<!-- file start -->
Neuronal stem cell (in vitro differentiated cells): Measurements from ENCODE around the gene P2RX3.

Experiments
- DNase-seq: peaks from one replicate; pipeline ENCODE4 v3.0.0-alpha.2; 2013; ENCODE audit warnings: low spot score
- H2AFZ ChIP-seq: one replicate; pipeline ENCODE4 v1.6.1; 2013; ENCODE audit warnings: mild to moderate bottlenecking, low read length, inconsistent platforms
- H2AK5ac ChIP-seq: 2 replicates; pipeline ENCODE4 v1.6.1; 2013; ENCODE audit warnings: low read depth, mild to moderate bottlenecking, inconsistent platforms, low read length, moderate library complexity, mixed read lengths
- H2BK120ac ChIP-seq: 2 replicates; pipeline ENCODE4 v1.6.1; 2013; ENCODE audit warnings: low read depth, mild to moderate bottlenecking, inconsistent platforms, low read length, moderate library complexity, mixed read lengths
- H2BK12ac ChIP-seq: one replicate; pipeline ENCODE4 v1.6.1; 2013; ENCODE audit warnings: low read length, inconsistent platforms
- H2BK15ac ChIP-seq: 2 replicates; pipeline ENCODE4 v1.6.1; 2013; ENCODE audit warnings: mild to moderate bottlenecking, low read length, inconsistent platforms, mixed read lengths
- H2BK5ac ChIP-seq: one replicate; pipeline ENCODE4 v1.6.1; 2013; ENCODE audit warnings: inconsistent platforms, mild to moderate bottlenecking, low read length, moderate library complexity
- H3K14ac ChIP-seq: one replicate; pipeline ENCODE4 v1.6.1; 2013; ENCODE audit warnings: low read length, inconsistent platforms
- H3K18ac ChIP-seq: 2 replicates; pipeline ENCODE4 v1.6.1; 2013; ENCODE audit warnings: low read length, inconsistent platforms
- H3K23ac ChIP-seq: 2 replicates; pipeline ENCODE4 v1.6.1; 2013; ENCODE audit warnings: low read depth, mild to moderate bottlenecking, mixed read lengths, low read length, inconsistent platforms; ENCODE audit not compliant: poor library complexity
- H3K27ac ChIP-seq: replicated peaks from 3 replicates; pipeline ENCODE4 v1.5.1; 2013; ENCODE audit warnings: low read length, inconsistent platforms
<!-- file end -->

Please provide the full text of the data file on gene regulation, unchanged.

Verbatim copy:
Neuronal stem cell (in vitro differentiated cells): Measurements from ENCODE around the gene P2RX3.

Experiments
- DNase-seq: peaks from one replicate; pipeline ENCODE4 v3.0.0-alpha.2; 2013; ENCODE audit warnings: low spot score
- H2AFZ ChIP-seq: one replicate; pipeline ENCODE4 v1.6.1; 2013; ENCODE audit warnings: mild to moderate bottlenecking, low read length, inconsistent platforms
- H2AK5ac ChIP-seq: 2 replicates; pipeline ENCODE4 v1.6.1; 2013; ENCODE audit warnings: low read depth, mild to moderate bottlenecking, inconsistent platforms, low read length, moderate library complexity, mixed read lengths
- H2BK120ac ChIP-seq: 2 replicates; pipeline ENCODE4 v1.6.1; 2013; ENCODE audit warnings: low read depth, mild to moderate bottlenecking, inconsistent platforms, low read length, moderate library complexity, mixed read lengths
- H2BK12ac ChIP-seq: one replicate; pipeline ENCODE4 v1.6.1; 2013; ENCODE audit warnings: low read length, inconsistent platforms
- H2BK15ac ChIP-seq: 2 replicates; pipeline ENCODE4 v1.6.1; 2013; ENCODE audit warnings: mild to moderate bottlenecking, low read length, inconsistent platforms, mixed read lengths
- H2BK5ac ChIP-seq: one replicate; pipeline ENCODE4 v1.6.1; 2013; ENCODE audit warnings: inconsistent platforms, mild to moderate bottlenecking, low read length, moderate library complexity
- H3K14ac ChIP-seq: one replicate; pipeline ENCODE4 v1.6.1; 2013; ENCODE audit warnings: low read length, inconsistent platforms
- H3K18ac ChIP-seq: 2 replicates; pipeline ENCODE4 v1.6.1; 2013; ENCODE audit warnings: low read length, inconsistent platforms
- H3K23ac ChIP-seq: 2 replicates; pipeline ENCODE4 v1.6.1; 2013; ENCODE audit warnings: low read depth, mild to moderate bottlenecking, mixed read lengths, low read length, inconsistent platforms; ENCODE audit not compliant: poor library complexity
- H3K27ac ChIP-seq: replicated peaks from 3 replicates; pipeline ENCODE4 v1.5.1; 2013; ENCODE audit warnings: low read length, inconsistent platforms